I don’t have definitive answers for my questions, and I’m sure I don’t have answers for most of the questions you might have. But, I like and welcome questions about biblical texts, because I feel like these questions are little bits of light poking through the status quo, the comforts of our normal, and the shadows of a world that strives to ignore God in the midst of it all. Like the wizened travellers, disrupting our Christmas expectations and in-dwellings, and prod at us to look for the source of light.
This past week, I had my yearly appointment with an eye specialist. I sat in a darkened room, waiting to see if he would dilate my eyes on a day when I would rather be looking at things than waiting for my eyes to readjust to normal. He came in, sat down, administered eyeball-numbing liquids and began his tests. For 10 minutes, he shone various lights in my eyes and asked me to focus on his ears. Do you know how hard it is to ignore a bright light shining directly into your eyes?! Your brain and your eyes are at war with each other. Your eyes desperately want to focus on what is directly before them and your brain is curious, but is working hard to follow the instructions you were given. In that battle, something weird can happen. My vision went wholly out of my control and, for a moment, I felt like the room was suddenly spinning as my eyes were fixing to completely different points in the room. “You have to blink,” the doctor told me, “Blink, and try again. Keep blinking.” When we dwell in darkness, a little bit of light can be a source of comfort and a place to focus, or it can be an unwelcome pain, disturbing what we’ve determined as our normal.
Regardless of how we react to it, however, the light beckons to us.
This Christmas child, a beacon of true Light, does something like that, but more. The discovery of the Christ child is really only the beginning of something brilliant, spectacular, and awesome.
God, shining in the midst of the world, illuminates even the darkest places and shines promises of truth, justice, grace, mercy, love, and so much more.
I suppose we could try not to focus on it. We might even succeed for a little while. There are many days when it feels like that is exactly what the world is trying its best to do. But, I imagine that our bodies might fall into a similar kind of war as at my eye appointment. The world spins and seems entirely out of control and out of our control. And, maybe, God says, “You have to blink. Blink and try again. Keep blinking.” Or, at least, that’s kind of how I feel about Christmas – little spots of light, shining brilliantly around us and reminding us to look for the source. Epiphany light shining fully – illuminating all the ways God is in the midst of us, calling out for us, shining spectacularly for us, beckoning to us to come and see. To come and be.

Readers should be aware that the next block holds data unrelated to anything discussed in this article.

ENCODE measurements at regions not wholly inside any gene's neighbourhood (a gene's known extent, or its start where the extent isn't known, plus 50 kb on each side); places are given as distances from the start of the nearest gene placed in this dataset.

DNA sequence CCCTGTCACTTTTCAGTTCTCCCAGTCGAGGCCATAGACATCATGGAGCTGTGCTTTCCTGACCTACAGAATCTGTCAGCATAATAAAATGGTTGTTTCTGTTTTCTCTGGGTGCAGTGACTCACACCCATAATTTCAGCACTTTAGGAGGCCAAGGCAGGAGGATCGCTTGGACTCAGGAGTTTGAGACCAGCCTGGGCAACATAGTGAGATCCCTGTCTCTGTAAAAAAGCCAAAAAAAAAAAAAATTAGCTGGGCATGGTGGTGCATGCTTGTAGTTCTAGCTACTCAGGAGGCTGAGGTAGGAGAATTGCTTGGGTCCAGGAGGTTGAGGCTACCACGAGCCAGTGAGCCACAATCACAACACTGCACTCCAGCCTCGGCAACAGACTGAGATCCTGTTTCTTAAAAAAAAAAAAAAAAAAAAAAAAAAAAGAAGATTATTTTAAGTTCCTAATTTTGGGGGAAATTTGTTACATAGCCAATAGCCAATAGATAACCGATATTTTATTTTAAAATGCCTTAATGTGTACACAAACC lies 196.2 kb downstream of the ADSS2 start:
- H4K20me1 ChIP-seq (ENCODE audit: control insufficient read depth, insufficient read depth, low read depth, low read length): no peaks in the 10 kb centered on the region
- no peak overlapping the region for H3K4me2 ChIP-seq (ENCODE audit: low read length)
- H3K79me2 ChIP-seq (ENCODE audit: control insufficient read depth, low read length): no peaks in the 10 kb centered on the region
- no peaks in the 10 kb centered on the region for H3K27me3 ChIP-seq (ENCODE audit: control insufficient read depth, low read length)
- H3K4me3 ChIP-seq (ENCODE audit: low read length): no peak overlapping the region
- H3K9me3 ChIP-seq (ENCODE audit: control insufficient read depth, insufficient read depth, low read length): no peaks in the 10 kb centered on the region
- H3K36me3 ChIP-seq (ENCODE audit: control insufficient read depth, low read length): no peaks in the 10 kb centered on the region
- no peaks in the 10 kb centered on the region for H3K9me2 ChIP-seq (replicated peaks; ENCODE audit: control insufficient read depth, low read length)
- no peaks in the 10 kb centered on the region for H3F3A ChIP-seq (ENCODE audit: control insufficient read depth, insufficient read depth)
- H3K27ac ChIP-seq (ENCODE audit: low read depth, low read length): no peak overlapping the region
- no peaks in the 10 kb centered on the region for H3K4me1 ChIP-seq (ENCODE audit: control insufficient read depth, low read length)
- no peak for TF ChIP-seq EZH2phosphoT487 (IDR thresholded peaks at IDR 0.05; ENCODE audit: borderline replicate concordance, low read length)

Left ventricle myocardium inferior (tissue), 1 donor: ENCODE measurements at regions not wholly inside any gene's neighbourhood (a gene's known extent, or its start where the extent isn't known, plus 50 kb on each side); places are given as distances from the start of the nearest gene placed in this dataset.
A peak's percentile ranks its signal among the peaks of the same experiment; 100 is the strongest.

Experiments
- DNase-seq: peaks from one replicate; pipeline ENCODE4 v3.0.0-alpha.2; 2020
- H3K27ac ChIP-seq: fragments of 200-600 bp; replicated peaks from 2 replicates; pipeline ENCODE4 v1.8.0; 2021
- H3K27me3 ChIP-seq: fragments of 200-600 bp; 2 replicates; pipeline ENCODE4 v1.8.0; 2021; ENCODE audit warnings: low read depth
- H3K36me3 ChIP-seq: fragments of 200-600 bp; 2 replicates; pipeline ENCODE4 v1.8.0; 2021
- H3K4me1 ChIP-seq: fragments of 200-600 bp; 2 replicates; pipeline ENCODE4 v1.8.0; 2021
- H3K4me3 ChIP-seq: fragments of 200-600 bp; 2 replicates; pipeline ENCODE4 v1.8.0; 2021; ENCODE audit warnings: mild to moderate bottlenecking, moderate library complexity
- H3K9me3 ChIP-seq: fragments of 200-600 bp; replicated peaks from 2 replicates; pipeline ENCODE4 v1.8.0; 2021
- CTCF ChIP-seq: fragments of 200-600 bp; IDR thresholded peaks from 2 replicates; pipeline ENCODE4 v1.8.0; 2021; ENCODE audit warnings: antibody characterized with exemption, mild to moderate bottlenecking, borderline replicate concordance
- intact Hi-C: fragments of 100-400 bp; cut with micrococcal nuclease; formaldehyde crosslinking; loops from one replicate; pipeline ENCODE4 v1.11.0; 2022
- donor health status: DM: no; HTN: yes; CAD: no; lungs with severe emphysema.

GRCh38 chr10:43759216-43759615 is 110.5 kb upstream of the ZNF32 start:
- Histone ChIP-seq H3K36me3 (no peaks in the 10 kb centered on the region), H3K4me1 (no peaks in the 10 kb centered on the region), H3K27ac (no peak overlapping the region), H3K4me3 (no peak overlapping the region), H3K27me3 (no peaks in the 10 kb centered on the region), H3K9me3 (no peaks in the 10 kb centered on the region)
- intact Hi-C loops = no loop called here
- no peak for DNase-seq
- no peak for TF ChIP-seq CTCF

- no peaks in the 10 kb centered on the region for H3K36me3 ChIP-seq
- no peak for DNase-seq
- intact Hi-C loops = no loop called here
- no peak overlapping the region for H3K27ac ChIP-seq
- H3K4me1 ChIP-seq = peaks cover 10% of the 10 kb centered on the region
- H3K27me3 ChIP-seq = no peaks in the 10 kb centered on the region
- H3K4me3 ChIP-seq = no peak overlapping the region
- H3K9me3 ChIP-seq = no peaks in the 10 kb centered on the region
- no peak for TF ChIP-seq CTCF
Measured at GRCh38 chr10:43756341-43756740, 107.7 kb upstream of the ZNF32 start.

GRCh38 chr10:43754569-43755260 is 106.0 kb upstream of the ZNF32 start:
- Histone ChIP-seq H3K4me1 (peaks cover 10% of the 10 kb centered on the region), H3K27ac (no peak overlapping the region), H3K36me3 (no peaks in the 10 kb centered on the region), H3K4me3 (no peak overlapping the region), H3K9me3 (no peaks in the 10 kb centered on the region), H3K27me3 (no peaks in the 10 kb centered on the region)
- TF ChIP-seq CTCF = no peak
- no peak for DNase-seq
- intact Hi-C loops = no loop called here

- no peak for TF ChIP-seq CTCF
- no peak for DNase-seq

Arise, shine; for your light has come,
and the glory of the Lord has risen upon you. [Isaiah 60:1, NRSV]
Epiphany is the season when the star stops. We pause after the season of Christmas, and blink. And bask in the Light shining in the midst of us. I think it is a season for us to be overwhelmed with the joy of all the ways God loves the world so much. I think it might just be a season for us to find comfort and focus in the light, enabling us to shine outward. Little bits of light disrupting the darkness that maybe surrounds so many others around us, that surrounds the world about us.
May your Epiphany season bring questions and a desire to blink. May your Epiphany season be a time of wonder and excitement. May your Epiphany season be a time of discovering all the ways God shows up in the midst of us.
 Bob Cornwall. “Gathered at the Light – Lectionary Reflections for Epiphany C” Ponderings on a Faith Journey
This week’s image is entitled, “Glass,” created by the brilliant Philip Barlow.
The image is being used without permission, and is presented solely for education and admiration. Reproduction from this page is discouraged. You can find out more about the painting here, and the artist here. The image has been modified for the purposes of this blog.